Grover Cleveland (Received a draft notice, but hired a substitute) 
William H. Taft 
Woodrow Wilson 
Warren G. Harding 
Calvin Coolidge 
Herbert Hoover 
Franklin D. Roosevelt (Served as a civilian Assistant Secretary of the Navy from 1913 to 1920 and during World War I sought to join the Navy as an officer, only to have his appeal rejected by President Wilson) 
William J. Clinton (see below...it’s a long story) 
Barack H. Obama (was 12 years old by the time the draft ended) 
Donald J. Trump (received military draft deferments five times-once for bad feet (bone spurs on his heels) and four times for college) 

     Some anti-Clinton sources claim that according to draft records obtained under the Freedom of Information Act, William J. Clinton has the distinction of being (among other things) the only pardoned Federal felon ever to serve as President of the United States. 
     According to Snopes, his controversial activities in avoiding the draft during the Vietnam War years of 1968-69 are difficult to trace with certainty because by the time the issue became one of national interest in 1992, reporters and biographers were faced with reconstructing a 25-year-old account from the decades-old memories of those involved and some were dead.  And, Clinton himself often responded to questions on the subject with misleading or inaccurate information...no surprise there!  Here's the story according to Snopes:
     In 1964 as an 18-year-old Clinton registered with the Selective Service in September and was assigned a 2-S (student deferment) because he was a student at Georgetown University.  He was selected to receive a Rhodes Scholarship to study at Oxford University in England, but in February 1968 the federal government eliminated draft deferments for most graduate students, and Clinton would therefore no longer be eligible for additional student deferments after he completed his final term at Georgetown in the spring of 1968. And so he was reclassified as 1-A (fit for military service) in March of 1968. That's when he began looking for ways to weasel out of the draft.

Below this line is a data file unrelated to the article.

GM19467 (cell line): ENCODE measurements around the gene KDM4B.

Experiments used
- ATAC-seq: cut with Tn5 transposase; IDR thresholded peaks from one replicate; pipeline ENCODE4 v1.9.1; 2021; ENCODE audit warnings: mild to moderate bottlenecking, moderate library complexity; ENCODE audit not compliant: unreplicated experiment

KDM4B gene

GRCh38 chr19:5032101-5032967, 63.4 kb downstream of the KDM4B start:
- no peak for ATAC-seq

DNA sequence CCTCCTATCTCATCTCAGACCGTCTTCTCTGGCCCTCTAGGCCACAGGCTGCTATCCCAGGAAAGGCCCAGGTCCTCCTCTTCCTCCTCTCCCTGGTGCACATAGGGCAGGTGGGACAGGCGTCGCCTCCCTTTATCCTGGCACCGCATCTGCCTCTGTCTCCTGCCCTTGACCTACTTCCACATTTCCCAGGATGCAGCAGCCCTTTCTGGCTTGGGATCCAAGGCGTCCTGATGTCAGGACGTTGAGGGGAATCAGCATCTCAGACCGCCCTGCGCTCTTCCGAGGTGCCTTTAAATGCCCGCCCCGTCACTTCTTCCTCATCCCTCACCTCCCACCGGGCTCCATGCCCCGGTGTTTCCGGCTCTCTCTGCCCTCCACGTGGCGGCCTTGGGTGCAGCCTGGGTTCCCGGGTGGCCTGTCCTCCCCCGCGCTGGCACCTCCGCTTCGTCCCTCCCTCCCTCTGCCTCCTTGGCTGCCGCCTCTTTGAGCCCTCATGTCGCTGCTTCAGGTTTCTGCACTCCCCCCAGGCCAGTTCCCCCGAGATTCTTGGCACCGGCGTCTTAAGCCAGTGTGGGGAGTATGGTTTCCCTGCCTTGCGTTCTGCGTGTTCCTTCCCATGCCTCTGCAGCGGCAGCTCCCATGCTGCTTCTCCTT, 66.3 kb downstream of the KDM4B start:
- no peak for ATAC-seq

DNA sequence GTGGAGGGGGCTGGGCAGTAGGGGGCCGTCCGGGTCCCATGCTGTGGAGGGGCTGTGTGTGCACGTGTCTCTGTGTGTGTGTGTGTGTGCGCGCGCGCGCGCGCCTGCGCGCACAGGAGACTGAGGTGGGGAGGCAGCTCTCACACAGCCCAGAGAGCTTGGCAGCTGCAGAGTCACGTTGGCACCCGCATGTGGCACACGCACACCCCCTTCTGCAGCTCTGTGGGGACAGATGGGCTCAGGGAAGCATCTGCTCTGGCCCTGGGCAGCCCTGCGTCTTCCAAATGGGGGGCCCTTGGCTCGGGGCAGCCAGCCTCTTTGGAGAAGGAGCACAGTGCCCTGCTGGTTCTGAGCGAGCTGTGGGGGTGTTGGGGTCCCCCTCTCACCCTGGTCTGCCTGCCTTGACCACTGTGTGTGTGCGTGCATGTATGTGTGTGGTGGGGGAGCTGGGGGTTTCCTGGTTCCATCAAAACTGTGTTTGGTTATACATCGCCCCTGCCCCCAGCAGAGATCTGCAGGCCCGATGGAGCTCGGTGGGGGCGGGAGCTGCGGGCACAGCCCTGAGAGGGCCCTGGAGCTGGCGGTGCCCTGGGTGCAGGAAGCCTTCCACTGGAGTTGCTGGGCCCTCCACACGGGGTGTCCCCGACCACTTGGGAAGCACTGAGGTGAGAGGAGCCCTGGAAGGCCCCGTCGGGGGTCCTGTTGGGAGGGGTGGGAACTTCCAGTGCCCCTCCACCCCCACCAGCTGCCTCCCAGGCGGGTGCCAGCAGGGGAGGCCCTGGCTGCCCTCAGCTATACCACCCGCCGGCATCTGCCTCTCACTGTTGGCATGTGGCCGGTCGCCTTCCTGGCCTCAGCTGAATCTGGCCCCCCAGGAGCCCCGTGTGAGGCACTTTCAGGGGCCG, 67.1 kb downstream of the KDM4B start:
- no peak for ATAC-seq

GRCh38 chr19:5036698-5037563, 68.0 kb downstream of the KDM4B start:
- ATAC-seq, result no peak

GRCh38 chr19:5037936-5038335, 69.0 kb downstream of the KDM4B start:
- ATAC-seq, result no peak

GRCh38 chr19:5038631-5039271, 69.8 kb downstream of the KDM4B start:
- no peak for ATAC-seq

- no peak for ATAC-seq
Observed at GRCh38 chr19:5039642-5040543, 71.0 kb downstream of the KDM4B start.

An uncle pulled some political strings to get him a billet in the Naval Reserves. Clinton never showed up and his uncle told the local Navy Reserve Commander that things had been taken care of "in another way."  A judge in Hot Springs, Arkansas told the draft board to put Clinton's record on hold and it was done.  
     He began his first year at Oxford in October 1968 and in December, Clinton received a notice from the Selective Service instructing him to undergo an armed forces physical examination at a U.S. air base near London, which he took (and passed) on January 13, 1969.